To “game” as a verb is even more problematic. The Oxford Dictionary defines it as either “to play at games of chance for money,” or to “manipulate a situation, typically in a way that is unfair or unscrupulous.” Gaming the system, as it were.
Anyone who plays games of a competitive nature will probably understand what’s involved in the latter example. I’ve been slaughtered on the fields of Starcraft by enough galling Zerg rushes to know it’s the signature style of many players. But it doesn’t describe the way many – perhaps most – people interact with the video games used to wile away off-work hours.
What about “player,” then? Everyone who plays video games could feasibly be called a player, but that moniker’s history is equally if not more problematic. In the broadest terms, it can be anyone who participates in a sport or a game, or anyone who plays a musical instrument or participates in a theatrical production.
Yet someone who refers to himself as a player is also someone known to “play the field.” Urban Dictionary sums it up well:
“A male who is skilled at manipulating (‘playing’) others, and especially at seducing women by pretending to care about them, when in reality they are only interested in sex.”
That’s where the varied and problematic history of the English language has brought us: two possible terms for someone who plays video games are also associated with unscrupulous manipulation with a generous splash of misogyny to boot.
IT’S JUST A WORD
I don’t suggest that anyone who refers to him or herself as a gamer immediately pledges allegiance to Poker Stars or a frat house. But it’s enough to make me think twice when a person asks whether I’m a gamer; I wonder what pre-formed image that person has.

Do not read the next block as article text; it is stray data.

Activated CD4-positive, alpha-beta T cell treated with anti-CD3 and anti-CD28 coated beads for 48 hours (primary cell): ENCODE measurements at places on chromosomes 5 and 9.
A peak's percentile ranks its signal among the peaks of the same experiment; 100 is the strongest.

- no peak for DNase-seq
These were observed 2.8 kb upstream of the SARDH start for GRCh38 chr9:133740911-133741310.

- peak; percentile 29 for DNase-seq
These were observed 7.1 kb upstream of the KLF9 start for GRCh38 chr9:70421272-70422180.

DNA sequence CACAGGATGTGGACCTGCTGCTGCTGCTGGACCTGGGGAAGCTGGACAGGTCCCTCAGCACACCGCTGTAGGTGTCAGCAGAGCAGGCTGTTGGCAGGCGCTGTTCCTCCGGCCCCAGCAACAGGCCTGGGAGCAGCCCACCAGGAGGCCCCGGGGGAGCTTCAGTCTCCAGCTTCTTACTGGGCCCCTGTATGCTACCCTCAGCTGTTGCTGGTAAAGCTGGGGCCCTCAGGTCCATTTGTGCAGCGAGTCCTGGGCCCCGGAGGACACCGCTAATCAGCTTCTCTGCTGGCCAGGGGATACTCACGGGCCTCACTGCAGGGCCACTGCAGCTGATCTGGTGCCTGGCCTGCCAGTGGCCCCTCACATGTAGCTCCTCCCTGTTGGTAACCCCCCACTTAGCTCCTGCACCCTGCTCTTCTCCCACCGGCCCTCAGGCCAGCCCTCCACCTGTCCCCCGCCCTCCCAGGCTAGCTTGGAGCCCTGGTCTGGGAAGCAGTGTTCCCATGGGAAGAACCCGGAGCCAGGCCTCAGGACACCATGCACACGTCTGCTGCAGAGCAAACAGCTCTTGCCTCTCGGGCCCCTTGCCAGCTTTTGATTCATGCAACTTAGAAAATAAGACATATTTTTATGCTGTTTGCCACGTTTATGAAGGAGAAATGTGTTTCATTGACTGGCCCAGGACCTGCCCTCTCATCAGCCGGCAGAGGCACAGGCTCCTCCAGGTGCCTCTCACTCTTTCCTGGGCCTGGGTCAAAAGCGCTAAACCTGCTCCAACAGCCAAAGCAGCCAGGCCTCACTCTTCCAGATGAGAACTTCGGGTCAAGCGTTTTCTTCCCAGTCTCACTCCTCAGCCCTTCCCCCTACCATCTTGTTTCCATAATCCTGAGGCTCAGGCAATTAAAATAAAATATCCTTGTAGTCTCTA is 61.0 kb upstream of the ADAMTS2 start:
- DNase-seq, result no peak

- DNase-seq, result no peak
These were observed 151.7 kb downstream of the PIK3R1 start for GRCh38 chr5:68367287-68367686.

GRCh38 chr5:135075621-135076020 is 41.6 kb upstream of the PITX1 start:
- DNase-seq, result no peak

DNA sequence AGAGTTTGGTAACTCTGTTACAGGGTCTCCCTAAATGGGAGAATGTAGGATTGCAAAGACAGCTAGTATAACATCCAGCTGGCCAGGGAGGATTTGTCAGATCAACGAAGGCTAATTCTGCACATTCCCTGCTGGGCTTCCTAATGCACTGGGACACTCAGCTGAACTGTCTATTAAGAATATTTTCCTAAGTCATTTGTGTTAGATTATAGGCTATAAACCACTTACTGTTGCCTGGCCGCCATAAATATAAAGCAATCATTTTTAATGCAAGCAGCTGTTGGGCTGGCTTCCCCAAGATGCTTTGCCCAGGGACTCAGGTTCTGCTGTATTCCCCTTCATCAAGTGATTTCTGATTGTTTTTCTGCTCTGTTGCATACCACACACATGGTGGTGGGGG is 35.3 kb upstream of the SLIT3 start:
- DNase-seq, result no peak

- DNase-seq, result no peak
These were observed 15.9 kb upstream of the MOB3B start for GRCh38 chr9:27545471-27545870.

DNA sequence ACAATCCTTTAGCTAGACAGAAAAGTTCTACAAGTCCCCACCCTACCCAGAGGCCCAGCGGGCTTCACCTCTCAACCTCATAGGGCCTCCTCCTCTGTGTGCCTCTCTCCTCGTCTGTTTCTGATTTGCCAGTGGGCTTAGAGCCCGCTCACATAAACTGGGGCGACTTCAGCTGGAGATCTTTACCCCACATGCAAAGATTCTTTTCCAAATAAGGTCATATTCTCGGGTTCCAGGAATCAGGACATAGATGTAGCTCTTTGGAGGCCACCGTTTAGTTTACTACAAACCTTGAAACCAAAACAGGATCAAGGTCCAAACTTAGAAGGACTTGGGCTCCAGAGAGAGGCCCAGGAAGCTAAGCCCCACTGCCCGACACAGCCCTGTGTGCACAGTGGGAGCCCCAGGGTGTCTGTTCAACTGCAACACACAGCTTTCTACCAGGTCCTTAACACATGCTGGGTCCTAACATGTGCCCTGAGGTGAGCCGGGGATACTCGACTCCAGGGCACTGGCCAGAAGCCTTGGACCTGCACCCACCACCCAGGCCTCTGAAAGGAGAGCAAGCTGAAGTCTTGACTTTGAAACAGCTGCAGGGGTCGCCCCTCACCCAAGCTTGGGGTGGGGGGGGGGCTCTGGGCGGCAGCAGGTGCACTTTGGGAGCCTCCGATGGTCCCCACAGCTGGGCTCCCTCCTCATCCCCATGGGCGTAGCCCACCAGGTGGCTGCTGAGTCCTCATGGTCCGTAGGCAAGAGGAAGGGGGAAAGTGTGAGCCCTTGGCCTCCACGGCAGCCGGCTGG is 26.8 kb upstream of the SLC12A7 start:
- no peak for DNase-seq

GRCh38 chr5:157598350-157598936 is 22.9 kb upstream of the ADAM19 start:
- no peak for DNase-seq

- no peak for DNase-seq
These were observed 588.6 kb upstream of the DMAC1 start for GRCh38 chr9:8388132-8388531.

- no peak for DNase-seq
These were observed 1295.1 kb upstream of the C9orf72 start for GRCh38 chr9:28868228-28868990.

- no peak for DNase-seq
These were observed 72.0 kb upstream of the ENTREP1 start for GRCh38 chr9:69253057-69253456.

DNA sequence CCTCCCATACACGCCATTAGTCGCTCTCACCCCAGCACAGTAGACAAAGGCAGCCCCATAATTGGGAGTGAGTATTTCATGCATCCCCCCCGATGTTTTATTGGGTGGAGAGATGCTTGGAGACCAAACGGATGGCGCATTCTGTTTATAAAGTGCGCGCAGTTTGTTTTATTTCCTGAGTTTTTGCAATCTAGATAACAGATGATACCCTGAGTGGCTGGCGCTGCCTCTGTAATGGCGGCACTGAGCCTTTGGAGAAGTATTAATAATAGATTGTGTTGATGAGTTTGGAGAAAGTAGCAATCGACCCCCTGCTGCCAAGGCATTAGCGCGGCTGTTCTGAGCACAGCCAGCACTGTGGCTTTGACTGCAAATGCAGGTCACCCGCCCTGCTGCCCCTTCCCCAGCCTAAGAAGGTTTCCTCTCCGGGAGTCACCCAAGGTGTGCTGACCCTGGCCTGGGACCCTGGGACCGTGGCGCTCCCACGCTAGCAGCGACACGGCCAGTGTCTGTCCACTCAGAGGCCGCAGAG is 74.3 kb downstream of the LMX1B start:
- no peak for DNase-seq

It doesn’t help that the loudest gamers in the conversation are often the most insufferable. (That isn’t a surprise. Gaming’s native medium is the Internet). Commentators’ definition of what makes a “true” gamer is as varied as it is unfocused: Only 60-hour-plus role-playing games. Only first-person shooters. Must have built your $3,000 PC by hand (one screwdriver permitted). M-rated games only. Nintendo heritage franchises only (“Ocarina of Time forever!”). No Nintendo allowed (“No kiddie shit!”).
It’s enough to make me want to swear off the term forever, but part of me doesn’t want to abandon it entirely. I like a world where gamer is more akin to book reader or moviegoer rather than bookworm or cinephile.
Contrary to some commentaries, which I otherwise respect the hell out of and agree with unilaterally, I don’t think that gamers are “dead.” But we’re changing, and growing, and learning. That can sometimes seem like death to those stuck in the old, known ways.
When someone asks me whether I’m a gamer, I’d like to answer, “Yes! These are the games I like to play. What games do you like to play?” Then we’d exchange our list of favourites, only one in 10 would be the same, and we’d both walk away from the conversation richer.